The consequences will also be noticeable as regards the Flemish registration and inheritance tax. Below are a few examples:
- Family companies having their effective centre of management in the United Kingdom ('UK') will be outside the preferential regime (cfr. 0%) for donations of shares (Art. 126.96.36.199.3 Flemish Tax Code). A donation of shares from a family company or a company with its effective centre of management in the UK will be subject to a rate of 3% (in the direct line and between spouses and partners) or 7% (in other cases).
This also applies to the inheritance of a family company. After Brexit, the preferential regime of 3% will no longer apply, it will be the rate of up to 27% for inheritances in direct line and up to 55% for all others.
- The preferential rate of 5.5% for donations to a public institution of a legal entity governed by public law, a non-profit organisation, a private foundation or a foundation of public utility, etc. (Art. 188.8.131.52.1, §3 Flemish Tax Code) only applies if the beneficiary is established within the EEA.
This also applies to the reduced rate of 8.5% for bequests (Art. 184.108.40.206.1, §3 Flemish Tax Code) to a public institution of a legal entity governed by public law, non-profit organisation, private foundation or foundation of public utility. Paragraph 2 of this Article states that the preferential rate also applies to similar legal persons established under and subject to the legislation of another EEA Member State, and having their registered office, central administration or head office within the EEA.
After Brexit, institutions established in the UK may therefore no longer be able to benefit from these preferential regimes for donations and bequests.
- A contract to establish emphyteusis or a right of superficies, and for the transfer thereof in favour of a legal person similar to a non-profit organisation will normally be subject to a rate of 0.5% if the legal person is subject to the legislation of a Member State in the EEA and its head office is within the EEA (Art. 83, 3° of the Registration Duties Code). In all other cases, i.e. also in the case of the UK, the duty is set at 2%.
- Residents of the UK who are heirs, legatees or donees in a Flemish inheritance containing movable property will have to pay a deposit for payment of the inheritance tax (Art. 220.127.116.11.1 Flemish Tax Code). This will have undesirable repercussions in practice, since before the competent official has issued a certificate stating that all the provisions have been complied with, the seals may not be removed, the assets of the estate cannot be sold and no deed of distribution can be drawn up (Art. 18.104.22.168.1, paragraph 3, Flemish Tax Code).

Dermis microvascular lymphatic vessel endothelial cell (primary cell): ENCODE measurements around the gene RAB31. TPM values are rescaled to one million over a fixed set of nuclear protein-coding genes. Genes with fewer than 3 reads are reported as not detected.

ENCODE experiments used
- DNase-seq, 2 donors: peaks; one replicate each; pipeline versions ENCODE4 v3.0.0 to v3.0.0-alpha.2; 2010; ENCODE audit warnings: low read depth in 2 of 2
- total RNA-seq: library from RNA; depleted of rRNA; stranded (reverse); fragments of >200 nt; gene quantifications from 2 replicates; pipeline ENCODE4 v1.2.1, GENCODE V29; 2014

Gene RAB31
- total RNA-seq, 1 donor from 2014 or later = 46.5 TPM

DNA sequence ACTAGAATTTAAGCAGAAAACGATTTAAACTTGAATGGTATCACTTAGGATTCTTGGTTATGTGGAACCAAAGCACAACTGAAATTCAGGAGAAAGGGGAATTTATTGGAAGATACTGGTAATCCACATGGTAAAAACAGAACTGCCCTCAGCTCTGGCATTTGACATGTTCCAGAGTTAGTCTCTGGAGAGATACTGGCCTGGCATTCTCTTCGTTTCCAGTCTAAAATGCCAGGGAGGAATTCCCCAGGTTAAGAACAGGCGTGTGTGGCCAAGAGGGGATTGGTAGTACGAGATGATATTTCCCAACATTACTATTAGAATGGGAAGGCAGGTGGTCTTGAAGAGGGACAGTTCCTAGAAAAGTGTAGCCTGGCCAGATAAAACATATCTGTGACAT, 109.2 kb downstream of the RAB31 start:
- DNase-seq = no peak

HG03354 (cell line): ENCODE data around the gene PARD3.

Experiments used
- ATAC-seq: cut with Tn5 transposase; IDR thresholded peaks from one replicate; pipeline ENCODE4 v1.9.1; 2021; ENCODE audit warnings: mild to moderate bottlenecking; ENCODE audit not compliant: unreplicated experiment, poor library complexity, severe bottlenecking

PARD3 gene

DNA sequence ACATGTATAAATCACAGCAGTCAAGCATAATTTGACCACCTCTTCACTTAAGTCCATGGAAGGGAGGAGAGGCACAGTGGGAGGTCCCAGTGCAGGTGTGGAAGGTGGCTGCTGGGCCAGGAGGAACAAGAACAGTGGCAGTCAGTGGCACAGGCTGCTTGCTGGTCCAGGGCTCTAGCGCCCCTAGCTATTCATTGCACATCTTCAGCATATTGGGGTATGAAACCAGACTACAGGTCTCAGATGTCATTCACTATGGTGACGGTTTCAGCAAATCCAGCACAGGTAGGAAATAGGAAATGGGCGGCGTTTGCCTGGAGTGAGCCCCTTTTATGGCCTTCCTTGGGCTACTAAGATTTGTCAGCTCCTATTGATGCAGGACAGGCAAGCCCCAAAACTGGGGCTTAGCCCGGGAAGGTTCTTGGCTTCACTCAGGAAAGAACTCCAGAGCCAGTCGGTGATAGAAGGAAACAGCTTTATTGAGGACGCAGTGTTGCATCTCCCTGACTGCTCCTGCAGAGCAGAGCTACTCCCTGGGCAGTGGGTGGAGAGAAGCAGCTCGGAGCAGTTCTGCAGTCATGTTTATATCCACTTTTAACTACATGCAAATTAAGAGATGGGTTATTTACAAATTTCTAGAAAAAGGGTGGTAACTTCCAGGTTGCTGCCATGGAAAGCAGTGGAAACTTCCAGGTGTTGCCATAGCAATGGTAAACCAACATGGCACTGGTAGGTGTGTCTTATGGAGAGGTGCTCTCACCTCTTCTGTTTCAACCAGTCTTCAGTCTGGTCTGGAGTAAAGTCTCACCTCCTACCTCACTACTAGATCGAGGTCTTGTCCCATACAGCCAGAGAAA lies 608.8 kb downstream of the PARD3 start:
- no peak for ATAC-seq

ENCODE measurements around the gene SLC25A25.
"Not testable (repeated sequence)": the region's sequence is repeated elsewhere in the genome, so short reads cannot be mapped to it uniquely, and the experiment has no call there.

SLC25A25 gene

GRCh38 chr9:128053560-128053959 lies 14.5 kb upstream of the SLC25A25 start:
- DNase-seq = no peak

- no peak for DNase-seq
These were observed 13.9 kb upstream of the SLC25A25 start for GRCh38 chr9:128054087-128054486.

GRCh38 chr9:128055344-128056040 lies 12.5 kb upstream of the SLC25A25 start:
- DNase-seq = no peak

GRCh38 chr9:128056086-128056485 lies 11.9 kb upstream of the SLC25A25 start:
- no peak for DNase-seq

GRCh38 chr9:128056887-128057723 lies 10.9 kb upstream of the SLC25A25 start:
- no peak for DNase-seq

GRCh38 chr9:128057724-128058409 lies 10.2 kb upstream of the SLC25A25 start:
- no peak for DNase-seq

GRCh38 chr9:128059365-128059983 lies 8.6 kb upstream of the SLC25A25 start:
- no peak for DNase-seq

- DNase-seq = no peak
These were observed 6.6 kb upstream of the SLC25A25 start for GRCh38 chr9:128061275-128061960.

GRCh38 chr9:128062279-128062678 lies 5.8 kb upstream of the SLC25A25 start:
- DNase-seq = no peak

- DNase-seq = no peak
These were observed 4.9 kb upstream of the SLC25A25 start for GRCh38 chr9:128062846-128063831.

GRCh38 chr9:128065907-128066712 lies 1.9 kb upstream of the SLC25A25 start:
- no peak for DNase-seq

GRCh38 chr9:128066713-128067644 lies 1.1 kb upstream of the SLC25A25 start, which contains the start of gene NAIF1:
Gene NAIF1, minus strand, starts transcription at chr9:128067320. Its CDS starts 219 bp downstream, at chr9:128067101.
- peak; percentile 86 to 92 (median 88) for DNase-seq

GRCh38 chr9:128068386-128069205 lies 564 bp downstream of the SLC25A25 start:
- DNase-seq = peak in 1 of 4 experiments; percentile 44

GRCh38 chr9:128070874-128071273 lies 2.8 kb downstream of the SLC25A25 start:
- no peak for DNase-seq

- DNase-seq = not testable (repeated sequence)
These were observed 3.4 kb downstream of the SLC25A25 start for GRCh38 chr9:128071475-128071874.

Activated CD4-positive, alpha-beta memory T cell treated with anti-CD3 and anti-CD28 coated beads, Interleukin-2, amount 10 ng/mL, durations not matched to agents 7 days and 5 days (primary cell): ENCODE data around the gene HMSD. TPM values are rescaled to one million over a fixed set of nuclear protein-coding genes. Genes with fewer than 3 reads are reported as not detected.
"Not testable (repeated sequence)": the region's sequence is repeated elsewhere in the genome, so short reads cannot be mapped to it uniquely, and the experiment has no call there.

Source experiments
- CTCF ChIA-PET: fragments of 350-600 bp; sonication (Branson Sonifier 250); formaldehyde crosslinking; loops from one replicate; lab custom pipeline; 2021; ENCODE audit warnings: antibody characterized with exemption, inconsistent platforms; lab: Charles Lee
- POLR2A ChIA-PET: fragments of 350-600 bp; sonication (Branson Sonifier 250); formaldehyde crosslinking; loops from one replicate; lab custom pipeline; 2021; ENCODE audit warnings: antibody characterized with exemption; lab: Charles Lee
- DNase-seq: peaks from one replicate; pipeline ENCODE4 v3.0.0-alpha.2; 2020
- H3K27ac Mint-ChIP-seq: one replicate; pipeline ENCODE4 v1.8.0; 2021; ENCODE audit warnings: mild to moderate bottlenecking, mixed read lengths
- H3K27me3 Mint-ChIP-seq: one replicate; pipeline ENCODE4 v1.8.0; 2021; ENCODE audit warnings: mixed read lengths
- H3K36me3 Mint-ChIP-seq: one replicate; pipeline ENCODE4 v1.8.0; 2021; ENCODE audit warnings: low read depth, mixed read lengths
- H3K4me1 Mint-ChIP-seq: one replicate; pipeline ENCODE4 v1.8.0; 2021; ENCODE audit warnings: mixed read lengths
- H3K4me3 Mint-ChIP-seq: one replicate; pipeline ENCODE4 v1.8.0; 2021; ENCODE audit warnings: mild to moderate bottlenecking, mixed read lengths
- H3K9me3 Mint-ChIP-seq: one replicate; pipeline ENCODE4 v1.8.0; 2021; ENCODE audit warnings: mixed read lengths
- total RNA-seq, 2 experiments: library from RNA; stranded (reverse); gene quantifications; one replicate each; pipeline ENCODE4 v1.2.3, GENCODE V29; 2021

- After Brexit, residents of the UK will be entitled to the longer declaration period to declare their estate in Belgium, which is 6 months for deaths outside the EEA instead of 5 months for deaths within the EEA (Art. 22.214.171.124.3, §2, Flemish Tax Code).
- The collection of inheritance tax is no longer suspended for two months if a legal person in the UK inherits a bequest subject to government authorisation (Art. 126.96.36.199.3, Flemish Tax Code). This obligation applies only to legal persons having their registered office, central administration or head office within the EEA.
Although the above list is purely illustrative, it would seem that the UK's exit from the EEA entails more disadvantages than advantages. The rates will go up, and for a resident of the UK who inherits a Flemish estate, the administrative formalities will become much more burdensome.
Whatever the consequences, our teams are closely following the changes. If you have any further questions, you can always contact our team.